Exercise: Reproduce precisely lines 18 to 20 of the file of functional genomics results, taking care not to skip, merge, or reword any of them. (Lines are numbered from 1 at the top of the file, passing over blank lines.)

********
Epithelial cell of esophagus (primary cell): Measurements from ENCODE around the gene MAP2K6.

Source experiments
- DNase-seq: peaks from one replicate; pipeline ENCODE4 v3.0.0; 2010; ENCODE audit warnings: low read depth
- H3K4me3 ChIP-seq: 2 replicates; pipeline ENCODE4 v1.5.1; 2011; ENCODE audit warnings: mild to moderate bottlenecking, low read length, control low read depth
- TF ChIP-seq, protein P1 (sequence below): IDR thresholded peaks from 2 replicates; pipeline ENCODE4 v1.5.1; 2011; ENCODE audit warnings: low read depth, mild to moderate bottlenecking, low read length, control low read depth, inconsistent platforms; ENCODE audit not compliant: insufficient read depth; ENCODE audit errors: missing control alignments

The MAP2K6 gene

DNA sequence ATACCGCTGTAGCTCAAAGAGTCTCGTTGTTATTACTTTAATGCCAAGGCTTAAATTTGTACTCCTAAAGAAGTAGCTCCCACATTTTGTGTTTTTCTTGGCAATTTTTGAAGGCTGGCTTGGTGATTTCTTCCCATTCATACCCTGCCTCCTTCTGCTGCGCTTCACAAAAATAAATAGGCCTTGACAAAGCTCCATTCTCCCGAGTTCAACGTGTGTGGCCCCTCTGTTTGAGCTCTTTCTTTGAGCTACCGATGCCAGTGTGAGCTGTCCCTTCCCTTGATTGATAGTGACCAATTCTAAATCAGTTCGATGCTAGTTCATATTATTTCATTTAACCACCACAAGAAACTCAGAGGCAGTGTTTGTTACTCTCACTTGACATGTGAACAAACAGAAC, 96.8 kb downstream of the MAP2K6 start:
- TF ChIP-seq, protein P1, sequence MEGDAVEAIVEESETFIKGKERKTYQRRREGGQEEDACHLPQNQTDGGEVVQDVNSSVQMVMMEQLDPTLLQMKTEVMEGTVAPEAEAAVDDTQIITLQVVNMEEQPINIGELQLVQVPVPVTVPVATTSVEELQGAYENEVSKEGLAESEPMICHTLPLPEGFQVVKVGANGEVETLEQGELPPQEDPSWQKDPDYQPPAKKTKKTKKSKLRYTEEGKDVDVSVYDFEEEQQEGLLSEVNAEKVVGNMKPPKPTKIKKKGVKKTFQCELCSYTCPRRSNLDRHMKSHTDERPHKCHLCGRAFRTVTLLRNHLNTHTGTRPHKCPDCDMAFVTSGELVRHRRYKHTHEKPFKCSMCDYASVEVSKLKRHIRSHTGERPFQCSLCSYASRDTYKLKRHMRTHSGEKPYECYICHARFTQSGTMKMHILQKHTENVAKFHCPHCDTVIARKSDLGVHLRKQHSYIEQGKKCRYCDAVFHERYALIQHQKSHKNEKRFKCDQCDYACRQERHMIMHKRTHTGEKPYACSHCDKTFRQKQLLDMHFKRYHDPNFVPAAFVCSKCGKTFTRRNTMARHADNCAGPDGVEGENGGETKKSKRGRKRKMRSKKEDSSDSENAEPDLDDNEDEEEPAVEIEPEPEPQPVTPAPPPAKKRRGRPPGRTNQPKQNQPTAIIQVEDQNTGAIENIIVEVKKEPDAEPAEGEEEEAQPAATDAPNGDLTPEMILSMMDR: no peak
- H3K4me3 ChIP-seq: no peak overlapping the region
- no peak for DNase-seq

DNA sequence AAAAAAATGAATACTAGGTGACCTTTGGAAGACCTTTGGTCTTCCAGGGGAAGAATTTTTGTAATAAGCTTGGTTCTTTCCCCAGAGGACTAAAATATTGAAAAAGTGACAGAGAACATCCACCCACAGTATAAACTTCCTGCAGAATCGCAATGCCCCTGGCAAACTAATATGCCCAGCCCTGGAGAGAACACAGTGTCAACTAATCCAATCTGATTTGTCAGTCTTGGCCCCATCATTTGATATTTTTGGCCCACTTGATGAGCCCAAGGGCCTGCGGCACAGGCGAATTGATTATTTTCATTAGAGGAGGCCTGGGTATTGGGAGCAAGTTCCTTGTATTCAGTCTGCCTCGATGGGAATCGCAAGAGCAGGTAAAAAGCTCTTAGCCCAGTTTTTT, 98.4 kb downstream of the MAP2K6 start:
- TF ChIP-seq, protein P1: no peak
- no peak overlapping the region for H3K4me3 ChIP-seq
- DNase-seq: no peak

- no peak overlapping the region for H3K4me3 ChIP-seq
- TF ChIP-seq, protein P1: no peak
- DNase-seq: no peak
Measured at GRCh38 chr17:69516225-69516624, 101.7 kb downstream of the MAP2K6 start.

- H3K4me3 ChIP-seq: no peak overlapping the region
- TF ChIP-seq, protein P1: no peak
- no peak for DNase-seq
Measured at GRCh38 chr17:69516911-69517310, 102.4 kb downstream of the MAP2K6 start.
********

Measured at GRCh38 chr17:69516225-69516624, 101.7 kb downstream of the MAP2K6 start.

- H3K4me3 ChIP-seq: no peak overlapping the region
- TF ChIP-seq, protein P1: no peak